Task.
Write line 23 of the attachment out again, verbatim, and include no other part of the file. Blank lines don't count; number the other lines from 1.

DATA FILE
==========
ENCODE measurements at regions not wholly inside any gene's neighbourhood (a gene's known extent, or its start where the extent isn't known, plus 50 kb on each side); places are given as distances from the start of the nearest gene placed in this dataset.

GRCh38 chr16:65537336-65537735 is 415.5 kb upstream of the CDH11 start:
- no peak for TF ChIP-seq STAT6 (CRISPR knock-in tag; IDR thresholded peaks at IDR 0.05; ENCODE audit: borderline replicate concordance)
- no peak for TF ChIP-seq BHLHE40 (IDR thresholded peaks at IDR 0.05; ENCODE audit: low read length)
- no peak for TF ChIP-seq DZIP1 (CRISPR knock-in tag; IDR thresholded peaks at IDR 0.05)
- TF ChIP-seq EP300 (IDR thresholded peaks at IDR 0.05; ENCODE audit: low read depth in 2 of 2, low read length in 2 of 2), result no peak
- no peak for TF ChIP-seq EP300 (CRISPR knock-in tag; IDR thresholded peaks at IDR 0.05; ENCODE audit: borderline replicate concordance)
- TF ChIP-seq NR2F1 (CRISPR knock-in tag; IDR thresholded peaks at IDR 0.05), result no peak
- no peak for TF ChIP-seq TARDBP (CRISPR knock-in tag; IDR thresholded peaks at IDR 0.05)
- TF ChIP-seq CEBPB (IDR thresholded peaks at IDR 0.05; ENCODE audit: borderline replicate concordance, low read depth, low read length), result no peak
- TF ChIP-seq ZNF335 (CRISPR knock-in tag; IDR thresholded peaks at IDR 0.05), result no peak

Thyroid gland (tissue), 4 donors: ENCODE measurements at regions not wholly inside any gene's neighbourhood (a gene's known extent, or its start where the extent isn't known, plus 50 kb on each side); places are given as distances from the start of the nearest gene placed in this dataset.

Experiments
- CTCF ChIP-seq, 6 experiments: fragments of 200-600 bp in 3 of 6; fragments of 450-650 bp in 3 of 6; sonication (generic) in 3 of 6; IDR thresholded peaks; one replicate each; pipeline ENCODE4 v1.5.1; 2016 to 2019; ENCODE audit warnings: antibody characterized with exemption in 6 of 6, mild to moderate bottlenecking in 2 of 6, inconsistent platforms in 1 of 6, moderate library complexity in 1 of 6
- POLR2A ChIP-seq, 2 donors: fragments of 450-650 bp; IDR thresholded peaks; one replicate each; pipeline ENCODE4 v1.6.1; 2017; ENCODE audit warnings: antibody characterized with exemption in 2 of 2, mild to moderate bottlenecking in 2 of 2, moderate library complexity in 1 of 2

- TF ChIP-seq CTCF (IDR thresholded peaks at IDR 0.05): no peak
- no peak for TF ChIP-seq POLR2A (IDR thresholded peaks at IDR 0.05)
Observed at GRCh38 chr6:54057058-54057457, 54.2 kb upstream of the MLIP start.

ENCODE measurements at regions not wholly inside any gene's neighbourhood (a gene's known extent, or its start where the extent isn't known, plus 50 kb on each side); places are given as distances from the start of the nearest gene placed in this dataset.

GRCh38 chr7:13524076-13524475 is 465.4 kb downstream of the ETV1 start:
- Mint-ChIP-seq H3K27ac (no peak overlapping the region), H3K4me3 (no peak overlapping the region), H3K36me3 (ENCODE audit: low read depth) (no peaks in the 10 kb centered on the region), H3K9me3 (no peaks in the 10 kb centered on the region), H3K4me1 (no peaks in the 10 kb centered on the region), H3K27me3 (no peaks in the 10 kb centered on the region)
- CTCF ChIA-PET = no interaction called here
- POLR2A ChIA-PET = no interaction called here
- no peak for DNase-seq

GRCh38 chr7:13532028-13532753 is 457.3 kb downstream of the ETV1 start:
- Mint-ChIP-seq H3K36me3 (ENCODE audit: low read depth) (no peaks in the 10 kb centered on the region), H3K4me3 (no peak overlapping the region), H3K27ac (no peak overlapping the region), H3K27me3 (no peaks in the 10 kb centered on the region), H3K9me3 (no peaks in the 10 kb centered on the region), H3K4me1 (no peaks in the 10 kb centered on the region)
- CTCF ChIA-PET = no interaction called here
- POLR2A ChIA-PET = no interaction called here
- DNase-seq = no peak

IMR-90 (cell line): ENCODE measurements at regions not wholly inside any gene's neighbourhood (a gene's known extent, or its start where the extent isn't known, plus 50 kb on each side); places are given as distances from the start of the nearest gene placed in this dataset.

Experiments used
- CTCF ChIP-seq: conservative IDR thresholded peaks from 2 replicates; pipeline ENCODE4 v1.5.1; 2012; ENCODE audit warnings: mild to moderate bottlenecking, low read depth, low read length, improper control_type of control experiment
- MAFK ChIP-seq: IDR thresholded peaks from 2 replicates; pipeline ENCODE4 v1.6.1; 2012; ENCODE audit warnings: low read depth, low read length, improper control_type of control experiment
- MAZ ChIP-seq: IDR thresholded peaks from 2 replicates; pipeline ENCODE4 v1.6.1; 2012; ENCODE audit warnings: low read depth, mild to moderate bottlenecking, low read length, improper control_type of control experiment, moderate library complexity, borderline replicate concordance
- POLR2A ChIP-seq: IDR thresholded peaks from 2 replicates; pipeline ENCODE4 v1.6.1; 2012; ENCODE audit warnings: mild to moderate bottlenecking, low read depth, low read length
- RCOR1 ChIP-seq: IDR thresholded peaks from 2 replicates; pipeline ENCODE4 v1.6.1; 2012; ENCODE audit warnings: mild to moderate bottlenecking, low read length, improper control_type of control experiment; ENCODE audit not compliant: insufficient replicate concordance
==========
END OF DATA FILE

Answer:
- POLR2A ChIA-PET = no interaction called here